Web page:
29
by IAmJoe :: Thu, 10/25/2012 - 10:47pm

Now that pretty much settles it. Thank you.

11
by MJK :: Wed, 10/24/2012 - 10:42pm

So here's a question. Scenario:

WR is near the sideline or back of the endzone, and the QB does not leave the pocket. Before the pass is thrown, the DB shoves the WR out of bounds, which should be illegal contact. However, the refs miss it live, although they see the WR out of bounds, running back in. The QB, either not realizing the WR went out of bounds, or realizing that he was shoved out, throws him a completed pass. The officials throw the flag for illegal touching.

1) Can the offenses coach challenge the ruling? Illegal touching is reviewable, so he could presumably challenge whether the WR stepped out of bounds, but can he challenge whether it was legal to come back in and catch it if he was pushed out illegally, even if the illegal contact penalty was not called? Since illegal contact (or the lack thereof) isn't reviewable.

2) Assuming the coach does challenge, can the refs overturn the illegal touching penalty by observing that illegal contact SHOULD have been called? I know they can't call it after the fact based on replay, but does that matter for the illegal touching rule? Does illegal touching only become legal touching if illegal contact COULD have been called, or only if it WAS called? (In other words, is an uncalled penalty assumed to have never happened, even if it's obvious that it did on replay?)

14
by Mike Kurtz :: Wed, 10/24/2012 - 11:19pm

That's a doozy. Note that there isn't much actual guidance for non-NFL officials on this. With that in mind, here's my take:

The coach can challenge the ruling on the field on a passing play in certain circumstances (15-9 (b)):

2. Touching of a forward pass by an ineligible receiver

This allows the referee to review the play to determine whether the receiver was eligible. In our case, he is ineligible, but he could be eligible by rule if he was "forced out of bounds by a foul of the defender" (8-1-6 Ex).

"Foul" in the NFL is "any infraction of a playing rule" (3-11). Now, what the league rules prevent the referee from doing is changing the result of a play based on the commission of certain fouls (in this case, illegal contact). All that means is that he cannot after the fact penalize the defense for contact. He can, however, make a ruling on the eligibility of a receiver. Since part of that ruling involves whether a foul was committed, he is able to ascertain whether the defensive back committed illegal contact (but not assess a penalty). Since your receiver fits one of the exceptions to ineligibility, and the referee is allowed to review the play for receiver eligibility, I'd say the illegal touching penalty is waived off and the result of the play as a completion is awarded as the result of the challenge.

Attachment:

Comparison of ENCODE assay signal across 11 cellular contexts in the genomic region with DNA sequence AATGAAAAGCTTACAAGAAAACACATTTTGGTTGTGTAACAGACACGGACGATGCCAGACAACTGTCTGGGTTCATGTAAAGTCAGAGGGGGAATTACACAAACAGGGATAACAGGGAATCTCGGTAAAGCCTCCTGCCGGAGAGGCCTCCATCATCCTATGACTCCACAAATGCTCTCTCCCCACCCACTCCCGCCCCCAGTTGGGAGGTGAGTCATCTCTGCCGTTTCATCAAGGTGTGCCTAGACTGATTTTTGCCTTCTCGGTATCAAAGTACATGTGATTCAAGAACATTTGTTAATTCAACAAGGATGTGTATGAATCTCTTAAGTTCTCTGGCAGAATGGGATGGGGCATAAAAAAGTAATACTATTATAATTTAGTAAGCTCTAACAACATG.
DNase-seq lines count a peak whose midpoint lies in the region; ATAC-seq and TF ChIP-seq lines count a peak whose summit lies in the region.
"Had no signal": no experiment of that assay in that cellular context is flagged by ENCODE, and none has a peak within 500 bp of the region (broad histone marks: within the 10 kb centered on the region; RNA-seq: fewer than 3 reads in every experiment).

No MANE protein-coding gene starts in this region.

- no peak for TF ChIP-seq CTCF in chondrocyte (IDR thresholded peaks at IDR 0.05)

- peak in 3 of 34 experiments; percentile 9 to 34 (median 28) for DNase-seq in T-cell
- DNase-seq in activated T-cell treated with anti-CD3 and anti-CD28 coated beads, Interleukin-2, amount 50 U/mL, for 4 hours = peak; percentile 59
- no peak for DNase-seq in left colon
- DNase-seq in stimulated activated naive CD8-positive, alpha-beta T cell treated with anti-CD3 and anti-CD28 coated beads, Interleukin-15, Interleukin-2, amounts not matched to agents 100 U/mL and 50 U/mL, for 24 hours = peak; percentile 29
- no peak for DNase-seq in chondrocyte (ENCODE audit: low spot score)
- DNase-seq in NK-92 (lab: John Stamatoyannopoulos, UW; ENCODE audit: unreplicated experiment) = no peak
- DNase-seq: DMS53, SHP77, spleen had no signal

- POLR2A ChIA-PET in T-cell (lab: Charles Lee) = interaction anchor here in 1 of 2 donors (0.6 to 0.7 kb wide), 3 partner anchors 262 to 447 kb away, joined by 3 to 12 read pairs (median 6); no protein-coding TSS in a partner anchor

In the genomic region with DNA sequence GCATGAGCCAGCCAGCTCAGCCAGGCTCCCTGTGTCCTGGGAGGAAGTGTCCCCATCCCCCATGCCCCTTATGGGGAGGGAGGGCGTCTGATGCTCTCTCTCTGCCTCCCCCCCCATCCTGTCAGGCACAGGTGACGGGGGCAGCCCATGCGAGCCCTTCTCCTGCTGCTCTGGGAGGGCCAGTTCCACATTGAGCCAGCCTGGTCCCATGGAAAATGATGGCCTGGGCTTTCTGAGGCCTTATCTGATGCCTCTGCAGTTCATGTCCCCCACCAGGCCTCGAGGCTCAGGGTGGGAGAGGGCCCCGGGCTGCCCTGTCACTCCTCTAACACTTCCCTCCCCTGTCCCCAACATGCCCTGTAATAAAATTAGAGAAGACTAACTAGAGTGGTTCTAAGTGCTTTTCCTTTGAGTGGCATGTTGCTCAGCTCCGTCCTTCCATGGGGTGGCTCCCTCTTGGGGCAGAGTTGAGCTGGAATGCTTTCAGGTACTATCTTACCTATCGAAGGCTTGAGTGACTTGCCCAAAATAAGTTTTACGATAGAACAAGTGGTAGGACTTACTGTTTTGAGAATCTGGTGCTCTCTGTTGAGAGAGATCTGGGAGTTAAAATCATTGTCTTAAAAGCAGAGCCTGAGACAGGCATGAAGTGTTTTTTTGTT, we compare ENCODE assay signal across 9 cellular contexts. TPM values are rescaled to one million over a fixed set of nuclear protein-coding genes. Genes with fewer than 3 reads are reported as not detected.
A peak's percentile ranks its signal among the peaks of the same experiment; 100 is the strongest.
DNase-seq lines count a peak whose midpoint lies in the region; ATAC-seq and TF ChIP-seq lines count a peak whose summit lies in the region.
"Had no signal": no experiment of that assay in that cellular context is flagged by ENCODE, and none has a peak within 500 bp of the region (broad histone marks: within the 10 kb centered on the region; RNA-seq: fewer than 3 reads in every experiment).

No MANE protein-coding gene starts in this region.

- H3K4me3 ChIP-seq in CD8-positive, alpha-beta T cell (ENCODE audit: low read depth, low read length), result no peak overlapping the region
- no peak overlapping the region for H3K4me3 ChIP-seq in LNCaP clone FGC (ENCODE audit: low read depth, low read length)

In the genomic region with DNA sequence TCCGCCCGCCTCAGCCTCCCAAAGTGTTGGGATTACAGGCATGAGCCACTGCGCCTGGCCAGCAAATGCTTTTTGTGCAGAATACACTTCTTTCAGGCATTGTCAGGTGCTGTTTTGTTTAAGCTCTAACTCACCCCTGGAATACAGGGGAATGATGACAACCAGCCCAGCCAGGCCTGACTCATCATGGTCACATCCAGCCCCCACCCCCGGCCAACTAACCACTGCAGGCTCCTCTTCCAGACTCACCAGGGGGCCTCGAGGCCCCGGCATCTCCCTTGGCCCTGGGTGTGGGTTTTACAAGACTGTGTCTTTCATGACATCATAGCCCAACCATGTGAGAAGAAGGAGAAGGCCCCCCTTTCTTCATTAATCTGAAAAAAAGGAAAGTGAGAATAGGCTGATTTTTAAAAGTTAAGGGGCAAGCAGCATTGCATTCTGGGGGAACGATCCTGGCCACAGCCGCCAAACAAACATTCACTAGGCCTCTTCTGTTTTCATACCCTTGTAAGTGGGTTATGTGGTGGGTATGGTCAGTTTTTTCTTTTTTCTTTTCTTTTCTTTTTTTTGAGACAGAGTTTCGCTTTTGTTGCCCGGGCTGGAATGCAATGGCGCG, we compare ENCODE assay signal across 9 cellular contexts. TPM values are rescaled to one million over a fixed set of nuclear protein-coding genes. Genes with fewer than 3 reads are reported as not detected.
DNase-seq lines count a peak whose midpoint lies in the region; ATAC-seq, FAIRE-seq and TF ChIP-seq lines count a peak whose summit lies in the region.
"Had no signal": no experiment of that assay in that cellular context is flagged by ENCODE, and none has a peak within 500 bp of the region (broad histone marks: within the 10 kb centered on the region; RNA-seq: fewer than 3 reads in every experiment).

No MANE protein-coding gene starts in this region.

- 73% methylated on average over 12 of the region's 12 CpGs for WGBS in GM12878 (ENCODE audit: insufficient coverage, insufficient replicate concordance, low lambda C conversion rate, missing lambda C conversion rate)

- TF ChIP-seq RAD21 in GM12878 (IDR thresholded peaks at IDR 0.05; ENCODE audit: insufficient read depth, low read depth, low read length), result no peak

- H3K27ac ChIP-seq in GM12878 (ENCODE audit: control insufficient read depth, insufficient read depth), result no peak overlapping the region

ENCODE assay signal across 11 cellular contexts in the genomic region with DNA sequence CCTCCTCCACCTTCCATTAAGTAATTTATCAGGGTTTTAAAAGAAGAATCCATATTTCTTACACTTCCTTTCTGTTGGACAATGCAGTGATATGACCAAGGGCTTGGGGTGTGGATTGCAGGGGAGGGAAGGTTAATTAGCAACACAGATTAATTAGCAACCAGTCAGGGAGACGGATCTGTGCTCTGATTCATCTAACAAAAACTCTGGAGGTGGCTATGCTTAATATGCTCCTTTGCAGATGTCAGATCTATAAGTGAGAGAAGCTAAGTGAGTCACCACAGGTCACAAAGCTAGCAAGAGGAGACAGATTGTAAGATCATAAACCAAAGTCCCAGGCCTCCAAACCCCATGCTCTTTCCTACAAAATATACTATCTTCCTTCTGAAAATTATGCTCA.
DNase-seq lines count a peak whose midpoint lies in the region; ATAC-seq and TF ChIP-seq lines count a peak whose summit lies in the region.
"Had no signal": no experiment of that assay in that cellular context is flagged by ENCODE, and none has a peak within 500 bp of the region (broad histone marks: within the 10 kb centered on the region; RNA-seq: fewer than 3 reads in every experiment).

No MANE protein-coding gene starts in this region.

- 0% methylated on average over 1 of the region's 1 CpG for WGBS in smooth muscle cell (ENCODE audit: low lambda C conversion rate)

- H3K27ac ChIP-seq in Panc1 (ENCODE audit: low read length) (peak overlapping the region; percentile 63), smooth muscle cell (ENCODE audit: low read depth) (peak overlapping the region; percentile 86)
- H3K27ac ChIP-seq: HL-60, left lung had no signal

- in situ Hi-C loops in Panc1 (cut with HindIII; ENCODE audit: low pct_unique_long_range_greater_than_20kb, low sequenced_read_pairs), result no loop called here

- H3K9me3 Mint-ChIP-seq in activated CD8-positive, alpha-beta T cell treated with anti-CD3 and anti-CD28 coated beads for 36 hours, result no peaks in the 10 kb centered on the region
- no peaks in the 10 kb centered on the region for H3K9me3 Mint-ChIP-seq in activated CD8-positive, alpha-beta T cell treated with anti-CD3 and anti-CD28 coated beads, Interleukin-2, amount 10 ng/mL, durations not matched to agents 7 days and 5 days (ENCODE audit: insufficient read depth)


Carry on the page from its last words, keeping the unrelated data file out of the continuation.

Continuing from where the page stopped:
19
by Bobman :: Thu, 10/25/2012 - 12:49am

Mike, that seems right to my simple, reptilian brain. And in reality, there would be no penalty to assess against the D (if the penalty were callable based on replay) since it would be a TD and the O would surely decline anyway. (Or is that the kind of penalty that's assessed on the subsequent kickoff? I don't think so, but maybe.)

Maybe this explains the infamous (to Colts fans) and game-winning Kordell Stewart TD catch from the 95 AFCCG. The ref was standing about three feet away and appeared to be looking at his feet, perhaps concluding that he was pushed OB.

Ah, nothing like grinding a 17 year-old ax.

20
by Travis :: Thu, 10/25/2012 - 1:20am

My guess (and it's only a guess) is that the supposed illegal contact could not be called on replay if it wasn't called on the field.

I've never seen illegal formation reviewed, but would following your reading of 15-9-b-2 make it reviewable? Consider these situations:

1) An otherwise-eligible tight end is covered up by the outside receiver at the snap, but no flag is thrown for illegal formation. The should-be-ineligible tight end catches a pass. Could the defense challenge?

2) The tight end is not covered up, but a flag for illegal formation is incorrectly thrown. The not-really-ineligible tight end catches a pass. Could the offense challenge?

24
by Mike Kurtz :: Thu, 10/25/2012 - 9:45am

1. No, because the result of the play was a catch, not a flag for illegal touching by an ineligible receiver. 15-6-2-b-2 specifically allows for review of illegal touching, not for a review to determine eligibility.

2. I don't believe so, so long as the penalty for illegal formation is accepted, that is the result of the play and non-reviewable. If it was declined but a flag for illegal touching was thrown, I believe it would play out like the earlier hypothetical.

17
by Bobman :: Thu, 10/25/2012 - 12:43am

I agree with Mike, that is a doozy. Along with the old George Carlin line, If God is all-powerful, can He make a rock so big that He Himself can't lift it?